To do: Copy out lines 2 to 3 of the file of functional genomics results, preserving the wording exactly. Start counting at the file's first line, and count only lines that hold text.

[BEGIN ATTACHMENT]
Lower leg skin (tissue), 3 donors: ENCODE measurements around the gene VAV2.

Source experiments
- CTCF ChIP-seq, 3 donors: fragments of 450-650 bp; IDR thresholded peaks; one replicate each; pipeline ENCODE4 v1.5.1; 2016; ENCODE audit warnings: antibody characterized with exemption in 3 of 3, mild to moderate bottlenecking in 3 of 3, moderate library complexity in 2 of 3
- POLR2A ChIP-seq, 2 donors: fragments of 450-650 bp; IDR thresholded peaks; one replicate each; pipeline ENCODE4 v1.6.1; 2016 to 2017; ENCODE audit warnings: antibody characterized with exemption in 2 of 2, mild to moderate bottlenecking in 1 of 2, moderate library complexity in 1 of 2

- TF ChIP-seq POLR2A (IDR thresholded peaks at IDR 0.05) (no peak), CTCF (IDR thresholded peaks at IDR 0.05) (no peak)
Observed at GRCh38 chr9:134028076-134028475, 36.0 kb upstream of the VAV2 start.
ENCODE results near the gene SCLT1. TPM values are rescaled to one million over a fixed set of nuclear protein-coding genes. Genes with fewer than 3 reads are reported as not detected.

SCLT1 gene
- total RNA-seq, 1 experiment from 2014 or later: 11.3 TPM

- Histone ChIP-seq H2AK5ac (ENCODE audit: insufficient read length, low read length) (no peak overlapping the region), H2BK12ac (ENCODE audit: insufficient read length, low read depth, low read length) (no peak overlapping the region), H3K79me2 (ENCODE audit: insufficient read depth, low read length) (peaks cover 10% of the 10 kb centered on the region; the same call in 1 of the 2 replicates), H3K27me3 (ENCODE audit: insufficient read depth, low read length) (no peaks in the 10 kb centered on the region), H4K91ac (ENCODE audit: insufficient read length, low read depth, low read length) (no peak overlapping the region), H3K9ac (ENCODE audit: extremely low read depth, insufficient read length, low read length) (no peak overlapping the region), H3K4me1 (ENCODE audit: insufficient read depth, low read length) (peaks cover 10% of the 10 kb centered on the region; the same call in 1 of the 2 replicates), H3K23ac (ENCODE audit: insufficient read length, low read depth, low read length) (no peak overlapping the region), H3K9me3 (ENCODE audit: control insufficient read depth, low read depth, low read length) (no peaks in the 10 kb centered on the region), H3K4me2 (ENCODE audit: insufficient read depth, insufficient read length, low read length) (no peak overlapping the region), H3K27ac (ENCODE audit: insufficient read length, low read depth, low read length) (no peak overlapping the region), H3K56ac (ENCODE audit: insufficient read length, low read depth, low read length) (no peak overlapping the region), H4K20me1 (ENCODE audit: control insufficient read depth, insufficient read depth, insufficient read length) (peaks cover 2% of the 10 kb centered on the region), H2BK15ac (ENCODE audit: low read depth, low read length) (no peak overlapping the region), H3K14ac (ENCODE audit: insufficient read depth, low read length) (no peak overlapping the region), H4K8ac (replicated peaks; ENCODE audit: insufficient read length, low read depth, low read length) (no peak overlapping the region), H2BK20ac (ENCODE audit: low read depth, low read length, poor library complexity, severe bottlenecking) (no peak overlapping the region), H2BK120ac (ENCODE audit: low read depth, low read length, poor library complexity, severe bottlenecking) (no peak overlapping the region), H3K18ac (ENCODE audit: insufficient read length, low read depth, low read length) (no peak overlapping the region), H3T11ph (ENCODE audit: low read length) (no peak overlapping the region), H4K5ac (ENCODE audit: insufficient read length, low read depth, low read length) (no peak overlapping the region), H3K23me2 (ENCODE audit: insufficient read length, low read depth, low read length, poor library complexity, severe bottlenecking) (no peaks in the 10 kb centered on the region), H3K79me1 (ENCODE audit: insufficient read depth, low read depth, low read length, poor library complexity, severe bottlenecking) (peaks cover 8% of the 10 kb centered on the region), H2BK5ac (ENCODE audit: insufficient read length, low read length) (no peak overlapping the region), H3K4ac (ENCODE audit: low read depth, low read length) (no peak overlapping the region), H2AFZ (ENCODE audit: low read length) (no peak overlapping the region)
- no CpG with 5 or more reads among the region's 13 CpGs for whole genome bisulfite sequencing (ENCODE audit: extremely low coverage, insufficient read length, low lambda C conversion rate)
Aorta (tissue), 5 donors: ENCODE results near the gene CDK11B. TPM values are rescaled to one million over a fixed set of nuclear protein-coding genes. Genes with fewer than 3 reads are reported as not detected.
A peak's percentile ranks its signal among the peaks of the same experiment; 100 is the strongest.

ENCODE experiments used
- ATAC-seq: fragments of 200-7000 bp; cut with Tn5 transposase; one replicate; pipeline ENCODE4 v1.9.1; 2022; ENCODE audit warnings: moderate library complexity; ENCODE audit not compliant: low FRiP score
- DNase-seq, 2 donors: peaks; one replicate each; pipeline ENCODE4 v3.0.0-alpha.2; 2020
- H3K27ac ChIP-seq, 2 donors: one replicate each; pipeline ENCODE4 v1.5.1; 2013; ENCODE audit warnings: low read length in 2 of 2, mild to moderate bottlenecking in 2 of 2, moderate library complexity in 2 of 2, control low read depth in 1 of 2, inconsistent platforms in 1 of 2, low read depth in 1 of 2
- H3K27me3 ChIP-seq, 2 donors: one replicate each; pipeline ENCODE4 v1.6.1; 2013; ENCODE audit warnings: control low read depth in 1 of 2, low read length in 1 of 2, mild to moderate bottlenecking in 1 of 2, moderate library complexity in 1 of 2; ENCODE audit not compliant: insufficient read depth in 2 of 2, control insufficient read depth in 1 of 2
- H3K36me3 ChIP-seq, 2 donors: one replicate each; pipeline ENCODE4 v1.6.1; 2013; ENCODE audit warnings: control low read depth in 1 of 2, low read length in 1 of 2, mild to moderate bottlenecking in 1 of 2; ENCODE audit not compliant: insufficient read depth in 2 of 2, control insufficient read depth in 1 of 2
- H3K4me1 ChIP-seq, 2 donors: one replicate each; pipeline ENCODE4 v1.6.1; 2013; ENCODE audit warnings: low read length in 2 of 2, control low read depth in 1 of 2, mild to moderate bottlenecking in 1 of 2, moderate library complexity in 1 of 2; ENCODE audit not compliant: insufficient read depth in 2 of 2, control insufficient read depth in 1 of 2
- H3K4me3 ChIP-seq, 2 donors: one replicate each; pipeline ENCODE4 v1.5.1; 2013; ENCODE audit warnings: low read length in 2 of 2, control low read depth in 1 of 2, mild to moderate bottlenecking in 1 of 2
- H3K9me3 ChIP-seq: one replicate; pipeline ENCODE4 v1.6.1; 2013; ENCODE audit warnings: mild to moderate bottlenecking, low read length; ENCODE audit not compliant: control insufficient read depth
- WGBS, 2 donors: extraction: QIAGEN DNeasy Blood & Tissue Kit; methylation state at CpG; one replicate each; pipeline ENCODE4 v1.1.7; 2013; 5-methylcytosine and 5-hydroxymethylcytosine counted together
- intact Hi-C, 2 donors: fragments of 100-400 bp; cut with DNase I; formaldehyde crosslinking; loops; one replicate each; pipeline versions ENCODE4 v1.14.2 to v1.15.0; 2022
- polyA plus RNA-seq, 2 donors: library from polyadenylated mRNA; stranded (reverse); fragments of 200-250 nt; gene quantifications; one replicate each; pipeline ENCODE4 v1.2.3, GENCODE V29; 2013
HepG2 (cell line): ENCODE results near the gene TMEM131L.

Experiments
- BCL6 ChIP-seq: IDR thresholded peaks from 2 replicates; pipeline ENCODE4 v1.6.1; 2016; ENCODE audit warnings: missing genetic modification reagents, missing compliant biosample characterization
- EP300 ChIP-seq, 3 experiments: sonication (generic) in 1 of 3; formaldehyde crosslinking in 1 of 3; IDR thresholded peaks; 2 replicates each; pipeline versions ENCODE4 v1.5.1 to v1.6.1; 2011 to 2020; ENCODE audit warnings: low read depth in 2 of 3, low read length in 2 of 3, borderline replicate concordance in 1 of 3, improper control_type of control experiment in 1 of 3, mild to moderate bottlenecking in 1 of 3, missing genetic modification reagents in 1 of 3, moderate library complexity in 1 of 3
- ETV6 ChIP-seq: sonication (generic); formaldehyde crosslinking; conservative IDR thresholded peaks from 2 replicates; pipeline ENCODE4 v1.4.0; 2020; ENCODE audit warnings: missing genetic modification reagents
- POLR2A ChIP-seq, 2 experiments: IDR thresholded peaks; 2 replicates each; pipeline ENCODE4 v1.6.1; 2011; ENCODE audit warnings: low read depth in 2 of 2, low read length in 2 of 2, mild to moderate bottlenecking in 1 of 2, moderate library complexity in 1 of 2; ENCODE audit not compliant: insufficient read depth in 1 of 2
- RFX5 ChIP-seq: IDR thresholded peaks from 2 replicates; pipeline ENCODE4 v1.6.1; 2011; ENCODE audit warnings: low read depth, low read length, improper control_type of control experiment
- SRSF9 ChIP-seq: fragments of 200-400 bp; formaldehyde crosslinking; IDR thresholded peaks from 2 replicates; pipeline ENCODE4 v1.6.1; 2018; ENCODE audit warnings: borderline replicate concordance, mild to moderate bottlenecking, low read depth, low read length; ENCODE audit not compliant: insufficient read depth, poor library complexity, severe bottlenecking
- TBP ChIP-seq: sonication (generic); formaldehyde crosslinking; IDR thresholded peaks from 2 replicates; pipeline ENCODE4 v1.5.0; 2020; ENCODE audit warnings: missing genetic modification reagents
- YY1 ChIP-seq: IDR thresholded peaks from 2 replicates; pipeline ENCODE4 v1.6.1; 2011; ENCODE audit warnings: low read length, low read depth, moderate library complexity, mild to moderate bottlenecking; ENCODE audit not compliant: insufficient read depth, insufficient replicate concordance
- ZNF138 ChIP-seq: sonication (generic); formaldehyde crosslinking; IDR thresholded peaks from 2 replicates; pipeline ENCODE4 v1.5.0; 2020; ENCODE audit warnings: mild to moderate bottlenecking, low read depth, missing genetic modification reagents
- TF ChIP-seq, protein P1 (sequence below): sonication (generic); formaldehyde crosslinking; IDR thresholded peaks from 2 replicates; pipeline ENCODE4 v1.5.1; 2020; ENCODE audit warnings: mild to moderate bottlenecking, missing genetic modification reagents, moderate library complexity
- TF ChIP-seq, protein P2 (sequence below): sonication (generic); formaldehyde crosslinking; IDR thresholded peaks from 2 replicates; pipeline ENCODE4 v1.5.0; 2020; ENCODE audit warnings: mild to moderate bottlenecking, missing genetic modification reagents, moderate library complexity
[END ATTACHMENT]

Source experiments
- CTCF ChIP-seq, 3 donors: fragments of 450-650 bp; IDR thresholded peaks; one replicate each; pipeline ENCODE4 v1.5.1; 2016; ENCODE audit warnings: antibody characterized with exemption in 3 of 3, mild to moderate bottlenecking in 3 of 3, moderate library complexity in 2 of 3